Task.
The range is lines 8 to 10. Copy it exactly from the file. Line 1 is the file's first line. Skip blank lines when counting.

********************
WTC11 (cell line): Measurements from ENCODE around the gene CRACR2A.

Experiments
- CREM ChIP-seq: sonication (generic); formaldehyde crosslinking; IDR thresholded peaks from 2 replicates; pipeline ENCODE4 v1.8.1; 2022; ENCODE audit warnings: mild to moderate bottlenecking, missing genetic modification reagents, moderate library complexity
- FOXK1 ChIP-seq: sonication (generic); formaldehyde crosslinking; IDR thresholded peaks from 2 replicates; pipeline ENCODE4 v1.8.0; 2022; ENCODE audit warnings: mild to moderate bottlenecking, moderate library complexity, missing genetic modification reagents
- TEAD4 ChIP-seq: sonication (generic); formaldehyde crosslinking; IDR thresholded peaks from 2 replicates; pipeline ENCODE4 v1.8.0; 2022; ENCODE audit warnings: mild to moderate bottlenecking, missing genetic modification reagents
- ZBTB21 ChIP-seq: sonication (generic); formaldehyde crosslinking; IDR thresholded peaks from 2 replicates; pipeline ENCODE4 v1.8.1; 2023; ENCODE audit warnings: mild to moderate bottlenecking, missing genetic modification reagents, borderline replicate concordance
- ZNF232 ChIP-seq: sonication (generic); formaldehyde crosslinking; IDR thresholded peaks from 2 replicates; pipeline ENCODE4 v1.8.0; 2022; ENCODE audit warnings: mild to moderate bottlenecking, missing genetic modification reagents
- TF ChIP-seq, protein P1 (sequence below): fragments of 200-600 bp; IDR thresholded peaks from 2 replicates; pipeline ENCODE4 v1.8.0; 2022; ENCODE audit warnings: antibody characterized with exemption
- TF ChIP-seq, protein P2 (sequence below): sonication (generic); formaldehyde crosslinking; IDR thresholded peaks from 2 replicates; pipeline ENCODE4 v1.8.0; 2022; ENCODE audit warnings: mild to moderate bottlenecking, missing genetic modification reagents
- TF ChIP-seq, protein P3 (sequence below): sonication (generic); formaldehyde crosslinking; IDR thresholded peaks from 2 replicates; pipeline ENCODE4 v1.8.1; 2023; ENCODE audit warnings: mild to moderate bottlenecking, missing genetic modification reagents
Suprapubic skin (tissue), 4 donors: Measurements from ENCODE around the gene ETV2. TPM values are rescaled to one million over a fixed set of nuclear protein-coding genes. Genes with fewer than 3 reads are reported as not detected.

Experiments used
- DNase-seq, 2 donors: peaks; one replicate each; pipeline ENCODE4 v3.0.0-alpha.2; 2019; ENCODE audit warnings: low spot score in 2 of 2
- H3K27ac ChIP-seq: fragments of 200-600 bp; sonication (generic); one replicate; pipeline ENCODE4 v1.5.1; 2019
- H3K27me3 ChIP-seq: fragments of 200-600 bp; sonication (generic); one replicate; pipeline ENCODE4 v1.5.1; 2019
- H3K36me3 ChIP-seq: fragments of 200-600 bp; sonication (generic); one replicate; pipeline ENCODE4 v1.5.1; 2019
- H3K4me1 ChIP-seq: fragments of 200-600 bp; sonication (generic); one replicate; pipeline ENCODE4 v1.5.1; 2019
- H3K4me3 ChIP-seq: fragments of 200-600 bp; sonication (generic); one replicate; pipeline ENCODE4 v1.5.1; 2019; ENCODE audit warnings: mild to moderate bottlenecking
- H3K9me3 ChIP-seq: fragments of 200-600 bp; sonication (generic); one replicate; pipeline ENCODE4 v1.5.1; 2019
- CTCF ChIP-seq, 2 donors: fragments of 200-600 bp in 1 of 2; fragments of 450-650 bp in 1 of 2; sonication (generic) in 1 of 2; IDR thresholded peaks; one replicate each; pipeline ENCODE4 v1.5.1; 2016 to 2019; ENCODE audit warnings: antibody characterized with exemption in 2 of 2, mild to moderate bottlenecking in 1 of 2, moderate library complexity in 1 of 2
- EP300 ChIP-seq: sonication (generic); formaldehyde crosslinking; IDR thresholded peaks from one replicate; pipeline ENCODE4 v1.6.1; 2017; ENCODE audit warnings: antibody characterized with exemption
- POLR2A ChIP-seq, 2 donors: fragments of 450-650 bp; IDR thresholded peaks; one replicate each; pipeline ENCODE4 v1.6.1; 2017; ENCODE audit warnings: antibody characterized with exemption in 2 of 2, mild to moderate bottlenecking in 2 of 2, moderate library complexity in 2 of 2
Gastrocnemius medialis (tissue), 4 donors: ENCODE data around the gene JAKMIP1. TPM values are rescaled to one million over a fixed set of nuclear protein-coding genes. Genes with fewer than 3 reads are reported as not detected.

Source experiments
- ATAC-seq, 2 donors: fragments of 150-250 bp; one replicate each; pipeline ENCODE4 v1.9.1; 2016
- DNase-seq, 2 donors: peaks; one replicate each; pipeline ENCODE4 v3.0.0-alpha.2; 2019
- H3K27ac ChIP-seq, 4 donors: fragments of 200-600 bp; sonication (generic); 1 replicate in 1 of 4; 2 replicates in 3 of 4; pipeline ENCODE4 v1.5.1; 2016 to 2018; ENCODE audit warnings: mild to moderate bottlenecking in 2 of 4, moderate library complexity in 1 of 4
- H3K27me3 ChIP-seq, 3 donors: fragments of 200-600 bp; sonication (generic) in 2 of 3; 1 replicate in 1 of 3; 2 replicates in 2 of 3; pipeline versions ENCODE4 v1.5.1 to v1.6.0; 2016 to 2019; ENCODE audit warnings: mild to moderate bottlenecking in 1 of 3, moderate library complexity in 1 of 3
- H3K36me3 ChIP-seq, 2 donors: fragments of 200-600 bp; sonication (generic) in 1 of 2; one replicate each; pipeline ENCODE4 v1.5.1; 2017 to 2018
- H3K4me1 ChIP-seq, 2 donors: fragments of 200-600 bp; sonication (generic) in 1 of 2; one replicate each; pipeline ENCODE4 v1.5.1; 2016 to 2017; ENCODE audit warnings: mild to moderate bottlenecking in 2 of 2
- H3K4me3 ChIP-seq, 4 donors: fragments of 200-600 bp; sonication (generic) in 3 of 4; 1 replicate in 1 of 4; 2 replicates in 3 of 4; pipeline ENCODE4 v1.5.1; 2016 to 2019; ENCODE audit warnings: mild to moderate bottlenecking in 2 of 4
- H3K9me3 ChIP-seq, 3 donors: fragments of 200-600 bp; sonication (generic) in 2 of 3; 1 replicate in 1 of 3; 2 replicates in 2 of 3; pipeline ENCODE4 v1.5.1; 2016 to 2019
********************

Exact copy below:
- TF ChIP-seq, protein P1 (sequence below): fragments of 200-600 bp; IDR thresholded peaks from 2 replicates; pipeline ENCODE4 v1.8.0; 2022; ENCODE audit warnings: antibody characterized with exemption
- TF ChIP-seq, protein P2 (sequence below): sonication (generic); formaldehyde crosslinking; IDR thresholded peaks from 2 replicates; pipeline ENCODE4 v1.8.0; 2022; ENCODE audit warnings: mild to moderate bottlenecking, missing genetic modification reagents
- TF ChIP-seq, protein P3 (sequence below): sonication (generic); formaldehyde crosslinking; IDR thresholded peaks from 2 replicates; pipeline ENCODE4 v1.8.1; 2023; ENCODE audit warnings: mild to moderate bottlenecking, missing genetic modification reagents